We are bound by the Sharī‘ah to follow and show
obedience to the law of the land unless the situation arises in which obeying
this law stops us from obeying the Sharī‘ah itself.
In the situation you have referred to, the government is
not stopping us from paying Zakāh (in which case one can refuse to obey the
directive and face the consequences as well); it is asking us to comply with
its own interpretation of the directives of Zakāh. One group of scholars, it
should be borne in mind, hold the view that taxes besides Zakāh can be imposed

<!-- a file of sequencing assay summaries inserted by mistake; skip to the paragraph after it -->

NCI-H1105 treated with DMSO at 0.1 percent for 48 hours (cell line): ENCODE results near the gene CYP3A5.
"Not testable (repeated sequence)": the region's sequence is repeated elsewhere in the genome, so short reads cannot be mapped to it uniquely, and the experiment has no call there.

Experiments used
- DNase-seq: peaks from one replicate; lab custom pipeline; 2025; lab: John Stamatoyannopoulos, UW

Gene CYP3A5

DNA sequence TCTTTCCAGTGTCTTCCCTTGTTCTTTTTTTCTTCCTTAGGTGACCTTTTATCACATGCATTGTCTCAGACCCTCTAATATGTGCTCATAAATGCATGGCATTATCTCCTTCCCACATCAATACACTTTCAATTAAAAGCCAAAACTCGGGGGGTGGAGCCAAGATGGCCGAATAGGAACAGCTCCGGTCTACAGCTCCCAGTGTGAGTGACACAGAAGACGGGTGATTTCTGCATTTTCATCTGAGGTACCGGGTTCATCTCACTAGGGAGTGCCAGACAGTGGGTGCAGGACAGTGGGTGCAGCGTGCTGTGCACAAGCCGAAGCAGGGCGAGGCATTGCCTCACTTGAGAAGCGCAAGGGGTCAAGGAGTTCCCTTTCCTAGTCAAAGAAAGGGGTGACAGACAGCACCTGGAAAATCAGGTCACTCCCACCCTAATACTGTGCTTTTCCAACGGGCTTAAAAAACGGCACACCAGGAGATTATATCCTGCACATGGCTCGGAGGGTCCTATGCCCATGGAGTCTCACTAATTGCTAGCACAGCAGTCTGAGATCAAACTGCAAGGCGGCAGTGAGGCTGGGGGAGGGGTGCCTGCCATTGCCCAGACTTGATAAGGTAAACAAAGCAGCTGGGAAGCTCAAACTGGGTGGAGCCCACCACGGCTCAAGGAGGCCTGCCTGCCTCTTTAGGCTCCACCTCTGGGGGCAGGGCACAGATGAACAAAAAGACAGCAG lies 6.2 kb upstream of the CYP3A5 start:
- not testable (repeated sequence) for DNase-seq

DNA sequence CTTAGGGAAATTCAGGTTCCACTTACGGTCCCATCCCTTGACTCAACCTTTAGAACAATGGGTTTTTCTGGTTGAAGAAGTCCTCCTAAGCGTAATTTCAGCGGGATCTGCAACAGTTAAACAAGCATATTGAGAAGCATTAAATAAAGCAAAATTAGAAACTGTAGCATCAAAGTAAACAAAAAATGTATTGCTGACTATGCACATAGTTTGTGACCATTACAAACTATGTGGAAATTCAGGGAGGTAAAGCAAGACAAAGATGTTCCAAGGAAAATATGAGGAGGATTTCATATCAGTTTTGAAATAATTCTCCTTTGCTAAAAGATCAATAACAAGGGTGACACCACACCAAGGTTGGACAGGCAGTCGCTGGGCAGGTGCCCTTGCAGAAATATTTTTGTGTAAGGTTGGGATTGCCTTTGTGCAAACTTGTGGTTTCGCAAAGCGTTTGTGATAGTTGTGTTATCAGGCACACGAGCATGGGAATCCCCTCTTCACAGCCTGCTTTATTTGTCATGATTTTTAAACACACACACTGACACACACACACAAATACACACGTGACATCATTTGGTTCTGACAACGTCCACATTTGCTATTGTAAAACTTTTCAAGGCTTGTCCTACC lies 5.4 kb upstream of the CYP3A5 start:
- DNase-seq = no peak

by an Islamic state. Our duty is to follow the state interpretation in letter
and spirit and at the same time, if possible, to convince people in favour of
our interpretation in a particular matter. If the majority accepts this view,
it will become the law of the land.
Until such a stage is reached, a person who believes that
Zakāh is the only tax a Muslim government can impose on its Muslim citizens can
deduct his Zakāh from the amount of tax and pay the balance as Zakāh. If the
amount of taxes exceed the Zakāh he is liable to pay, he may not pay any Zakāh.